What’s happening to inequality?

28 September 2016
What was claimed

There is grotesque inequality in the UK.

Our verdict

It's up to you what you count as grotesque, and there are a lot of different ways to measure and illustrate inequality.

“People are fed up with a so-called free market system, that has produced grotesque inequality...”

Jeremy Corbyn, 28 September 2016

The Labour leader mentioned in particular “income and wealth” inequality. It’s up to you what you count as grotesque, but to take earners at opposite ends of the income scale, on the minimum wage you’d earn £5.30 an hour as a 18-20 year old. Whereas the average FTSE 100 Chief Executive now reportedly earns £5.5 million a year.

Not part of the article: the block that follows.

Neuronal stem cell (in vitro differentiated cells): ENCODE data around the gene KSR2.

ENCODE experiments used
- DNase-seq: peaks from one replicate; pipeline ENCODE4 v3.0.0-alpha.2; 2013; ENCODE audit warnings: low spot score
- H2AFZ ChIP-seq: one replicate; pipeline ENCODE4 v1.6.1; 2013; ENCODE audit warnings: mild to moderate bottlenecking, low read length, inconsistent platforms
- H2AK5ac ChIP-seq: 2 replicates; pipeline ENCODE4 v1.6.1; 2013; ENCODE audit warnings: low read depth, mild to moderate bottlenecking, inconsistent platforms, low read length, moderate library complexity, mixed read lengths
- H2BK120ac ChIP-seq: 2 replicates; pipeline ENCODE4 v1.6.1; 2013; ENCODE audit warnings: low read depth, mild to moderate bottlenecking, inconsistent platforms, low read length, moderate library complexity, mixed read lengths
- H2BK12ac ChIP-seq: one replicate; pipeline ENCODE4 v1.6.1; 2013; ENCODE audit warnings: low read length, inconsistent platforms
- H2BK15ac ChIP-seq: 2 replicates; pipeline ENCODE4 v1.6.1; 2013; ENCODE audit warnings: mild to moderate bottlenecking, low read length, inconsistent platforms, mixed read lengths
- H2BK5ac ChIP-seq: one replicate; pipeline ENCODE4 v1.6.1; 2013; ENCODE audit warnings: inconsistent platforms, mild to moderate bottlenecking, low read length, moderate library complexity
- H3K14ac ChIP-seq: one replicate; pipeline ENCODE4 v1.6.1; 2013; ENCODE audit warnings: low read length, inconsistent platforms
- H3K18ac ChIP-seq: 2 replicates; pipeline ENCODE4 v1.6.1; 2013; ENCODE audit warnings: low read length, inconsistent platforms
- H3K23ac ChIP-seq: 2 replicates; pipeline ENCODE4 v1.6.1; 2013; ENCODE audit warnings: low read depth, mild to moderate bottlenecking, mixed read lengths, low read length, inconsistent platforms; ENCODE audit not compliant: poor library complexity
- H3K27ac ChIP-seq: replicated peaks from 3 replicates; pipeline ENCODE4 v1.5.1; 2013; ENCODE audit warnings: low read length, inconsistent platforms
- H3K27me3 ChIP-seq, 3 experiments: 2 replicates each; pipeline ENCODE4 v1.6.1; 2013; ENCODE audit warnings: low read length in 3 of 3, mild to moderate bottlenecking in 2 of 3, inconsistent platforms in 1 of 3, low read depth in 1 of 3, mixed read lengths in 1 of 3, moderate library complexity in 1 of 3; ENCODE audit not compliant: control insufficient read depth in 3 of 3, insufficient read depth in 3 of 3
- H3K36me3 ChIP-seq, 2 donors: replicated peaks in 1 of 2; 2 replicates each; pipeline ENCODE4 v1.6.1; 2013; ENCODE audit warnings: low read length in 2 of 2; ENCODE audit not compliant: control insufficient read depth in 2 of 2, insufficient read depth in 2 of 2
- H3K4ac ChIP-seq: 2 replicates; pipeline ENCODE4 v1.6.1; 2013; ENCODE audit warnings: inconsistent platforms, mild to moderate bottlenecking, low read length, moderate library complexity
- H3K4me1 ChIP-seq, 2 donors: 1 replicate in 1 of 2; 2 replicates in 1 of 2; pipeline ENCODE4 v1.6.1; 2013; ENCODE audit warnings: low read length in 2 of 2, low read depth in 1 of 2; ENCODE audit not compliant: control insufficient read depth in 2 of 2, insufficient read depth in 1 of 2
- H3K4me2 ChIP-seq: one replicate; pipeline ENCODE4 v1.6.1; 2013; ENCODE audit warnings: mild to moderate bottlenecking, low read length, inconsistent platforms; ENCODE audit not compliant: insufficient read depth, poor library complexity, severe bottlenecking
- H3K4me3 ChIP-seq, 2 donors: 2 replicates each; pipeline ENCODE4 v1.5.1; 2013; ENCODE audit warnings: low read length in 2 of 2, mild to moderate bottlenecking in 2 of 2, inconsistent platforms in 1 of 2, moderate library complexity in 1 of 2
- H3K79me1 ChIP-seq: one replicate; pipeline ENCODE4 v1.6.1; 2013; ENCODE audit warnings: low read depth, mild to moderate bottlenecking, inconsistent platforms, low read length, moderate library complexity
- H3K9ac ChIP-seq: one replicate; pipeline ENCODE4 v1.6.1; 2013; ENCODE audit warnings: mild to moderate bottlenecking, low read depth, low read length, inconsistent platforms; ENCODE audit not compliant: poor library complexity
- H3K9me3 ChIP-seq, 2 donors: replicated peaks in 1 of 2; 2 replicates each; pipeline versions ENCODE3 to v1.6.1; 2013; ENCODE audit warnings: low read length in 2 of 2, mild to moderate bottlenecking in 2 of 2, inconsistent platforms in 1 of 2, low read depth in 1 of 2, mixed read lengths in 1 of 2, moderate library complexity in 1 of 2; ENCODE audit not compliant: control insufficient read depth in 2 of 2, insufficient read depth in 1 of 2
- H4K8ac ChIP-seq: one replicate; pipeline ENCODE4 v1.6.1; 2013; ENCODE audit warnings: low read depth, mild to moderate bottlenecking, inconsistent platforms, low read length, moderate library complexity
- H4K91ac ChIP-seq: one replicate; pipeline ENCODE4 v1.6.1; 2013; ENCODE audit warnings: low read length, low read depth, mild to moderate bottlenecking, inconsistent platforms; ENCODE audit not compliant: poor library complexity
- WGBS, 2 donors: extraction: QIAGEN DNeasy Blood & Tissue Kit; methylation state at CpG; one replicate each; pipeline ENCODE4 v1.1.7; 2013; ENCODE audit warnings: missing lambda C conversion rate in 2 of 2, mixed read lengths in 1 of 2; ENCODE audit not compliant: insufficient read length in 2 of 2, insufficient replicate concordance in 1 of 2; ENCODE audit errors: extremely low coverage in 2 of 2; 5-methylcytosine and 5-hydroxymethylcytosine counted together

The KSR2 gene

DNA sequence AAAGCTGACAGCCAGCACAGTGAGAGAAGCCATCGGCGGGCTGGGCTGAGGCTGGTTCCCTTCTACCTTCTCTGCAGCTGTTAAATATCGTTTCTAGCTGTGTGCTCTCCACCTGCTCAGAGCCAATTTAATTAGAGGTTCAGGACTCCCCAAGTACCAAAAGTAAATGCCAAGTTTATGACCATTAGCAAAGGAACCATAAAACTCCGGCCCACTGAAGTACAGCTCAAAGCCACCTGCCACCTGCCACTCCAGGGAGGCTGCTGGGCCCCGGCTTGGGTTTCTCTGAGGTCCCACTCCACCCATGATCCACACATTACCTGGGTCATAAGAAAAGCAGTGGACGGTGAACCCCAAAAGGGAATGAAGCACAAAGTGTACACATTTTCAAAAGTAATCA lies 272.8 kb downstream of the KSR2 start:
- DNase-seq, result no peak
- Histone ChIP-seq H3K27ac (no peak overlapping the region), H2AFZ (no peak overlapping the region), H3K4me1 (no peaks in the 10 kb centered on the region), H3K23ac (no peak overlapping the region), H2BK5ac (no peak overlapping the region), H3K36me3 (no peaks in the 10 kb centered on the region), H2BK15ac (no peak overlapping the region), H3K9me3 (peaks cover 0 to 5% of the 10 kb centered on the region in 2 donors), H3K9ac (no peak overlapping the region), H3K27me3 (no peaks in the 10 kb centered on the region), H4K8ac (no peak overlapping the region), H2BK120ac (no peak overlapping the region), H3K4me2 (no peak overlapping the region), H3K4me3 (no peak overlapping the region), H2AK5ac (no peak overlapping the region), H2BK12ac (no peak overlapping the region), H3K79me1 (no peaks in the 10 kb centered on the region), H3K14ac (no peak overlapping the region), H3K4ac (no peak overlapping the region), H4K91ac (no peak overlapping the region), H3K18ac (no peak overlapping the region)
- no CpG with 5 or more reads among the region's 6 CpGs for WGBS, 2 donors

Figures quoted by the Office for National Statistics suggest the richest 10% get almost 30% of gross income in the UK.

There are a lot of different ways to measure inequality. Overall, income inequality actually seems to have decreased slightly in recent years.

Since 2007/08, there has been a slight decrease in overall income inequality on a range of measures, though from a longer-term perspective remains above levels seen in the early 1980s”, according to the ONS.  

The Institute for Fiscal Studies commented recently that “The combination of strong employment growth, some earnings growth for low-paid workers, and a lack of earnings growth for others, has kept inequality below its pre-recession level”.

But it also said that a slight fall in inequality for most people has been offset by the share of income going to the top 1% continuing to increase, at least up until the recession.

Wealth inequality is a lot harder to measure. We’ve written more about it here.

Income and wealth aren’t the whole argument. Mr Corbyn stated that “Labour’s goal isn’t just greater equality of wealth and income but also of power”.

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